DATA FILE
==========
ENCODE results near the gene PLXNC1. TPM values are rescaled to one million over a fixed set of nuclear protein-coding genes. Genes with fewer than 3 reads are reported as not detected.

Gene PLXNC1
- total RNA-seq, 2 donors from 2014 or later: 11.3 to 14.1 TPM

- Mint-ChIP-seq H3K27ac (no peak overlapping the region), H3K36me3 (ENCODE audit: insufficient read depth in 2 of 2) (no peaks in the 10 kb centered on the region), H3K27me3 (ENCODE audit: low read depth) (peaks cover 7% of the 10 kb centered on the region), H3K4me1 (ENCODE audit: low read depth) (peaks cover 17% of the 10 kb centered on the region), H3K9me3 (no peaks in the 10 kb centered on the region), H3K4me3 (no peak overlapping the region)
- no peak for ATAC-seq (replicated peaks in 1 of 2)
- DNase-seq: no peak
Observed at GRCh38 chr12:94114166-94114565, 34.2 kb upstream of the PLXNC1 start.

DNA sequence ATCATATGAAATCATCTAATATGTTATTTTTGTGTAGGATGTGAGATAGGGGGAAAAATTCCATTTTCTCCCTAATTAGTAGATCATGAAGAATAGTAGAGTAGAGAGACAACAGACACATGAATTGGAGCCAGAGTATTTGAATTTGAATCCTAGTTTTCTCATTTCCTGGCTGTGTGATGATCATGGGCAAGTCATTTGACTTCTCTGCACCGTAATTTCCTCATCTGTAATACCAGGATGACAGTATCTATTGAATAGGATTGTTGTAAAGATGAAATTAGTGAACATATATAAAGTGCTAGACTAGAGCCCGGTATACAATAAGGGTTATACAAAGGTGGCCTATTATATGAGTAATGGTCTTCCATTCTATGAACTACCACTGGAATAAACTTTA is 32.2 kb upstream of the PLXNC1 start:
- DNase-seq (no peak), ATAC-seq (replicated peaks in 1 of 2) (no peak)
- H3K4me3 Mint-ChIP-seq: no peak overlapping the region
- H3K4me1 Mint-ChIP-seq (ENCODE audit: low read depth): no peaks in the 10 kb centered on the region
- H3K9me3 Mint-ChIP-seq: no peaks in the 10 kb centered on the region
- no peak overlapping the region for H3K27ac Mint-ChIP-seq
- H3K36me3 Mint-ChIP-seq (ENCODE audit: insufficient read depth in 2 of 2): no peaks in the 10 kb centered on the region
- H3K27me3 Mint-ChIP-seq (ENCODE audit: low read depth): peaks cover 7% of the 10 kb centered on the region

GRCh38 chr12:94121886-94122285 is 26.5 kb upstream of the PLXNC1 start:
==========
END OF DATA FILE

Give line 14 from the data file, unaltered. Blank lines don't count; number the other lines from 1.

- H3K36me3 Mint-ChIP-seq (ENCODE audit: insufficient read depth in 2 of 2): no peaks in the 10 kb centered on the region